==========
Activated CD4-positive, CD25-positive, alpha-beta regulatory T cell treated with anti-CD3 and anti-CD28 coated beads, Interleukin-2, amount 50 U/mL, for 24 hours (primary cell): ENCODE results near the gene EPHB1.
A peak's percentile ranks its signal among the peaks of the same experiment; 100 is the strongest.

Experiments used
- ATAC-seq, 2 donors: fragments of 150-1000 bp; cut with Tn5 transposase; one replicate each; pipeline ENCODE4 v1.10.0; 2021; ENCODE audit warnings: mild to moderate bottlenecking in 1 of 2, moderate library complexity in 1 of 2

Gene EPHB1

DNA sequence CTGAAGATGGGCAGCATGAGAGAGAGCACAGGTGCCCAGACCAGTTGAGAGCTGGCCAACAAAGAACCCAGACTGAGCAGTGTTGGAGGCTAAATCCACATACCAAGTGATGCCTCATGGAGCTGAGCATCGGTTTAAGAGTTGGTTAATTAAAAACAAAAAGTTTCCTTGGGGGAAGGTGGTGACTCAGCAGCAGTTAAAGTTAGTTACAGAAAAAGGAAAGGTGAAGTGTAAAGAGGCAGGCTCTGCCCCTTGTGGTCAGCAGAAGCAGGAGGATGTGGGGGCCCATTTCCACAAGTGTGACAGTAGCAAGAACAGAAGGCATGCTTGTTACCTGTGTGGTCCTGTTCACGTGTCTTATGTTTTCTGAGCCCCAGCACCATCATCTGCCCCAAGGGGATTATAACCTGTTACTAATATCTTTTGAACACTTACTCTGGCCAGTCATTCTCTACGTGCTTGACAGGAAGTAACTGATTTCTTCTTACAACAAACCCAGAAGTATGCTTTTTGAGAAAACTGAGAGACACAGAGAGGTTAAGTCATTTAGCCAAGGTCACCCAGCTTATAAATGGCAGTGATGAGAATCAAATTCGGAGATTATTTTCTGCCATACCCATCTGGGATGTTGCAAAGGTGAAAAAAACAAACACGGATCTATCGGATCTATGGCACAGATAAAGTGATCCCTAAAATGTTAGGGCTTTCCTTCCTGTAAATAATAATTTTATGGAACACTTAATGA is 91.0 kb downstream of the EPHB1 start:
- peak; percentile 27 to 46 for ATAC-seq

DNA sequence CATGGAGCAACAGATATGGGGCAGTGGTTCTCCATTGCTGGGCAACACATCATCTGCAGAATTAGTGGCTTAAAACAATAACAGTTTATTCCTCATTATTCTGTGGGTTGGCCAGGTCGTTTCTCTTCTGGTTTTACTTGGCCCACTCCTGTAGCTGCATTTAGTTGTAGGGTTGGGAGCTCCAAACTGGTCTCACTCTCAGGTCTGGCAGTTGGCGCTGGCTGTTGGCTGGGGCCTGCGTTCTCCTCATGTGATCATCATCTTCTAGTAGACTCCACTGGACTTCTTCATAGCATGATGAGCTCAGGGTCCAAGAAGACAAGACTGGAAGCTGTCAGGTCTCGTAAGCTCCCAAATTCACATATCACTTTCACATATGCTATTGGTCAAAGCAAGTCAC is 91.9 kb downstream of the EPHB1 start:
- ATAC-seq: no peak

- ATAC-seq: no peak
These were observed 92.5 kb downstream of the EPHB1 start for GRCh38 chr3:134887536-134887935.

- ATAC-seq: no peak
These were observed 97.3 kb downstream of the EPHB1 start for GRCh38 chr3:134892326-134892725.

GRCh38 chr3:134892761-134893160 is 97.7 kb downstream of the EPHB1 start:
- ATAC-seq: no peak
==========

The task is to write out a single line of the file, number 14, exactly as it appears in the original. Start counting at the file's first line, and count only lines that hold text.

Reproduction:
GRCh38 chr3:134892761-134893160 is 97.7 kb downstream of the EPHB1 start: